Trump Admin Revokes Duty-Free Privileges on 50 Indian Products in U.S.Top Stories

November 02, 2018 15:38
Trump Admin Revokes Duty-Free Privileges on 50 Indian Products in U.S.

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India's worsening trade relations with the United States took a new turn when the Trump administration decided to revoke duty-free privileges on the import of as many as 50 Indian products.

The move came in after India decided to hike the customs duty levied on 29 American products. 

Surprisingly though, India has been endlessly extending the deadlines for the imposition of these the higher duties. Actually, the Finance Ministry recently decided to advance the deadline for the third time in a row by another 45 days till 17 December. 

Citing section 503(c)(2)(A) of U.S.' 1974 Act, President Donald Trump announced that 'certain beneficiary developing countries' has overused the benefits of the Generalized System of Preferences (GSP) in the previous year by crossing the competitive-need limitations. 

In an announcement issued by White House, Trump stated that he may retreat, suspend or limit the application of the duty-free treatment that is accorded to specific articles under the GSP when imported from designated beneficiary developing countries. 

Items Pulled out of GSP Benefits

The list of items withdrawn from tariff-free provisions chiefly includes agricultural and handloom goods like areca nuts, processed mangoes, sandstones, leather from buffalo skin, plain weave handloom cotton fabric over a weight of 85 per cotton, carpets and textile floor covers.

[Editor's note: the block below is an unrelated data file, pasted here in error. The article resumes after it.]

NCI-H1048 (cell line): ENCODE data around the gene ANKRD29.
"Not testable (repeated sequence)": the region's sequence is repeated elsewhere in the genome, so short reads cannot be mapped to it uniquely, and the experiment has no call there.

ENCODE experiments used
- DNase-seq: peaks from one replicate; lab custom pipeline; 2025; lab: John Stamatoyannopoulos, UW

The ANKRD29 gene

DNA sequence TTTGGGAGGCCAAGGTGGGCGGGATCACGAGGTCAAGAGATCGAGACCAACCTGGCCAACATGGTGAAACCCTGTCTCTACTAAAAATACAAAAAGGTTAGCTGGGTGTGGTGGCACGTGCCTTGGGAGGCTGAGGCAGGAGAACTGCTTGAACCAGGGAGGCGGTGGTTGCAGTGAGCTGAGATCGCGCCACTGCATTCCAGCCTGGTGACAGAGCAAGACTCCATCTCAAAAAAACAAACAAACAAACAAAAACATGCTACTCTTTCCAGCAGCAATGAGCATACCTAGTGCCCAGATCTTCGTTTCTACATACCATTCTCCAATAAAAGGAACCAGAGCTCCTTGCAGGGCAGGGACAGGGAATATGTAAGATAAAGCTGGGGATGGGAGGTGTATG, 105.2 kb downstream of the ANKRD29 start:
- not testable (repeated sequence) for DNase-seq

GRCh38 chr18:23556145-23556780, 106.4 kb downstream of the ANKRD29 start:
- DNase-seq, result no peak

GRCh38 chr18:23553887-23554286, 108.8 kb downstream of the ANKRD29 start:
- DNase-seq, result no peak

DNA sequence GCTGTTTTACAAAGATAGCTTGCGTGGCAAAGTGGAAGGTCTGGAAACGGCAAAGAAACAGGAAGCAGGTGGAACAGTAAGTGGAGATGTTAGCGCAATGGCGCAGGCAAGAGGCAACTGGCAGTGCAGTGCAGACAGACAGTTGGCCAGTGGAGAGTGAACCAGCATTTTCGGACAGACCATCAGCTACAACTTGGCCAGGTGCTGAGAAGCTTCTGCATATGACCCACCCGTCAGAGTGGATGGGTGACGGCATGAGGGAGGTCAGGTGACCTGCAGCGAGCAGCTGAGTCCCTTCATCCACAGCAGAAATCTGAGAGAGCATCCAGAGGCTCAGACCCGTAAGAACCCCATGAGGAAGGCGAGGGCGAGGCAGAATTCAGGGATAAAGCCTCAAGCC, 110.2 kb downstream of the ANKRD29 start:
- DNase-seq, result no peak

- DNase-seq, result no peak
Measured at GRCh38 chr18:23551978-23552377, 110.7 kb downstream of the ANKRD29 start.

Basically, the imposition of tariffs means that it is going to be more expensive to export them to the U.S. And since it will be more expensive, the prices of those products will increase since the trader will shift the burden of the tax onto the consumer. 

So, if we follow the basic principles of demand and supply, with the commodities getting more expensive, it’s likely that their demand will fall negatively impacting India's outgoing trade. 

Impact on India's SMEs

The U.S. was providing India benefits worth $70 million with its GSP - which gives exclusive provisions to export tariff-free products in the United States.

Imposition of regular U.S. tariffs on Indian products is likely to impact the Small and Medium-sized business (SMEs) which are dependent on exports. In particular, Indian handloom and agricultural sectors may have to look for other options to boost exports once tariffs are imposed on their product.

It is not India's going to stop exporting these products entirely yet having to bear regular tariffs which will directly impact export volumes. 

That being said, an Indian official has claimed that these products are not a major part of India's total export, which is worth $5.6 billion and thereby will not impact the Indian economy much. 

U.S.-India's Chaotic Trade Relations

The U.S. and India have been going through a rough phase since the Trump government came into power.

Earlier this year, India proclaimed plans to increase the tariff on 29 American goods - mainly nuts, apples and finished metal - as a counter-attack on Trump's move to increase taxes levied on the import of steel and aluminum.

Mis-stating India's tariff system, Trump called India 'tariff king' for levying higher import duties on several American products.

The U.S. has also been mulling over penalizing India for breaching its call to bring Iranian oil export to zero. Apart from this, India's recent $7 billion defense deal with Russia has put the U.S. on the offensive raising a lot of questions on how the two countries are going to work out their trade relations in the future.

-Sowmya Sangam

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